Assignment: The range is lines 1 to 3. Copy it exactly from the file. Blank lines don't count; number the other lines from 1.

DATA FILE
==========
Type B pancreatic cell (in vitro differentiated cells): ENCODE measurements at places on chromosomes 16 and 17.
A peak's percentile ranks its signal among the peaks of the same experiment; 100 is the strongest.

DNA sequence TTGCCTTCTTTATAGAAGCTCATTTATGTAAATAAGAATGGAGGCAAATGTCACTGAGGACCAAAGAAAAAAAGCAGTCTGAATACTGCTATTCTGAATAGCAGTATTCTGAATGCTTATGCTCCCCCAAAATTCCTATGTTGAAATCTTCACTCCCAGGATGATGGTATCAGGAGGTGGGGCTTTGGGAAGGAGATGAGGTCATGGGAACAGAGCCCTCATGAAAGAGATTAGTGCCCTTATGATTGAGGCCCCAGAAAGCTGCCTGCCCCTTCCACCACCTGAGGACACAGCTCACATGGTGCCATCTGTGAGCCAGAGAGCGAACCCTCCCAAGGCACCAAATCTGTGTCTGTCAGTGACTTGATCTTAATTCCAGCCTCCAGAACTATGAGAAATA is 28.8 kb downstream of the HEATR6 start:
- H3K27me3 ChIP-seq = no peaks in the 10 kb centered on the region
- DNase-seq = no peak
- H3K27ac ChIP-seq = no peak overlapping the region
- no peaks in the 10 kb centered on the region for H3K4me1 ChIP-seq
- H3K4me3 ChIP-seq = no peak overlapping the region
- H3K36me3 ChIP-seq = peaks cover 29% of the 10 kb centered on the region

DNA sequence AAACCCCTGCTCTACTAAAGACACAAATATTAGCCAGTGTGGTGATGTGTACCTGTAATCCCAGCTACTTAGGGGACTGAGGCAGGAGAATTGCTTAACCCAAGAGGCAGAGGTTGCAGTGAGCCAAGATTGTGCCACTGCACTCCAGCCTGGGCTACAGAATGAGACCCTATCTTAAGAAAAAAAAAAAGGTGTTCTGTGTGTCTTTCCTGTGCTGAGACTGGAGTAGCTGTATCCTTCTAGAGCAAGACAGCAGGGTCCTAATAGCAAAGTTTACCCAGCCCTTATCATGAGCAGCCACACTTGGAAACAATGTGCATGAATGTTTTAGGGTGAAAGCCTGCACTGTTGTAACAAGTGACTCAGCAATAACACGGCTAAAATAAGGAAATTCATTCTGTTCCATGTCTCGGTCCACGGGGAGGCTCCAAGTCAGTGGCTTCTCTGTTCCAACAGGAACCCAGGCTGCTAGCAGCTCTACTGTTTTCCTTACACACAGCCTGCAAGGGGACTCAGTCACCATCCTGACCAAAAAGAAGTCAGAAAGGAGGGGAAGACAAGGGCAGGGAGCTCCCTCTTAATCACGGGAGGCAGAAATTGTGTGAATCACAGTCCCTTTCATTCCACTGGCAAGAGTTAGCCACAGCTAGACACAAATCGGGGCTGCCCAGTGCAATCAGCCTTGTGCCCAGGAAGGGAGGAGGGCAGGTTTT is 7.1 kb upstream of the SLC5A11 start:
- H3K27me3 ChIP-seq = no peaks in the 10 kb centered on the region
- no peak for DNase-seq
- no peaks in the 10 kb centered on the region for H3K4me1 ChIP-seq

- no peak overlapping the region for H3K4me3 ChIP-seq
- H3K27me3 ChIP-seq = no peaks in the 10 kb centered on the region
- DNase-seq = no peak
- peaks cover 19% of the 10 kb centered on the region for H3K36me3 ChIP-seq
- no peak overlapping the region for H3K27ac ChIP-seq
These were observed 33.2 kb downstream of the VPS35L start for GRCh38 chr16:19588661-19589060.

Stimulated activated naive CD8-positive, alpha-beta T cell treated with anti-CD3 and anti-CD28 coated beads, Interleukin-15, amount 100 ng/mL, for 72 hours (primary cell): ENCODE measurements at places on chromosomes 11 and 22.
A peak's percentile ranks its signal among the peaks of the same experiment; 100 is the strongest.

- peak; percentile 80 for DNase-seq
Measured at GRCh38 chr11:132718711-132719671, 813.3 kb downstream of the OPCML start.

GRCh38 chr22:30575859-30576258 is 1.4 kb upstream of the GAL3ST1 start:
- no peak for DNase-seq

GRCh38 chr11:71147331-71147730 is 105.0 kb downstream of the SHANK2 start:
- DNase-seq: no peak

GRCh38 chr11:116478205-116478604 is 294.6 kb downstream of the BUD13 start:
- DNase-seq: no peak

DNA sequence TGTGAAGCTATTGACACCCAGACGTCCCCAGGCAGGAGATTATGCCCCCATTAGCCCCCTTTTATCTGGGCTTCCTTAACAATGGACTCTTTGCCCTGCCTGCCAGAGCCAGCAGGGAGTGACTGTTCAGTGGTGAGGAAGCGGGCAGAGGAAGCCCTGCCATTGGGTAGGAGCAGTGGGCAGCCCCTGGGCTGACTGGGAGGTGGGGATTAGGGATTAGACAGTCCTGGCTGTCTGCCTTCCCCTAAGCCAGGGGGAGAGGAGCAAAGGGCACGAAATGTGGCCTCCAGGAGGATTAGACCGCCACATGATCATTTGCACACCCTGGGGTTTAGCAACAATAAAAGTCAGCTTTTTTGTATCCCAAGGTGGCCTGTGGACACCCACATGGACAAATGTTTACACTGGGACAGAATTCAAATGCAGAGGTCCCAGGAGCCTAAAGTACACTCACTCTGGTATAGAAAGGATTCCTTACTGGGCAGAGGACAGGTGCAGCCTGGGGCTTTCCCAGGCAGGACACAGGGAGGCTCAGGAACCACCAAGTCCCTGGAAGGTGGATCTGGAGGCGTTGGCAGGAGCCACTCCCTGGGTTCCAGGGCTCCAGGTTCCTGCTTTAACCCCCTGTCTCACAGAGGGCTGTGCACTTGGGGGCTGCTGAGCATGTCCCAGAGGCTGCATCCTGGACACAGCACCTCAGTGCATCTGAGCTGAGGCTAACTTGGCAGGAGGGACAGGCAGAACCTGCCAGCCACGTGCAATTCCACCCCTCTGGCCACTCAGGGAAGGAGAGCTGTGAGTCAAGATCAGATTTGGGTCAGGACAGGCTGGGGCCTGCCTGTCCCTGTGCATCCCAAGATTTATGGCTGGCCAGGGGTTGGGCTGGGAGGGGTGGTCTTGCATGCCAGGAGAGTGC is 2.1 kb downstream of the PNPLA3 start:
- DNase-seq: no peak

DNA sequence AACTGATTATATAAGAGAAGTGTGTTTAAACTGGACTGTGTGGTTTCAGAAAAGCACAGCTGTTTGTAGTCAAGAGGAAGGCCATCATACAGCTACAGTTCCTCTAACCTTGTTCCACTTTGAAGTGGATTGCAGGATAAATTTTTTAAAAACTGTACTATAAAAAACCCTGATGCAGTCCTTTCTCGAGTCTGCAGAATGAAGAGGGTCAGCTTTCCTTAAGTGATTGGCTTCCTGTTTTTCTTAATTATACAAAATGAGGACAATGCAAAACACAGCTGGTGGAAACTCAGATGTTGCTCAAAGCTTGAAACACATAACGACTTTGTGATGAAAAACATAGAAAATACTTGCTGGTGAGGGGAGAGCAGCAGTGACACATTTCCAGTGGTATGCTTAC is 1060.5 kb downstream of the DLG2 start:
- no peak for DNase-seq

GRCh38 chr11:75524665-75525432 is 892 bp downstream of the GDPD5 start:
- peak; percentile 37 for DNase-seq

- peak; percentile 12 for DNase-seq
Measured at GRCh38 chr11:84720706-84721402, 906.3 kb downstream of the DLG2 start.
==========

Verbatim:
Type B pancreatic cell (in vitro differentiated cells): ENCODE measurements at places on chromosomes 16 and 17.
A peak's percentile ranks its signal among the peaks of the same experiment; 100 is the strongest.

DNA sequence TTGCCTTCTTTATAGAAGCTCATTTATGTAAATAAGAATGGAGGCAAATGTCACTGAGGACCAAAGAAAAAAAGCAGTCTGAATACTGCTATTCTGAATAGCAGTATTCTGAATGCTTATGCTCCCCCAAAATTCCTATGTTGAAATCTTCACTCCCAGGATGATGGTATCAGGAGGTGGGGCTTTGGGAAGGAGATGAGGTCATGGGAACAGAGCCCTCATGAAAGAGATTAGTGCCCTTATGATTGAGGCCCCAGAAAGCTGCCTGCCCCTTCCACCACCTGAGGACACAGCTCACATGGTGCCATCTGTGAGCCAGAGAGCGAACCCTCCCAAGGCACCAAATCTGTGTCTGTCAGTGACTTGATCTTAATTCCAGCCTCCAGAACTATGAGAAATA is 28.8 kb downstream of the HEATR6 start: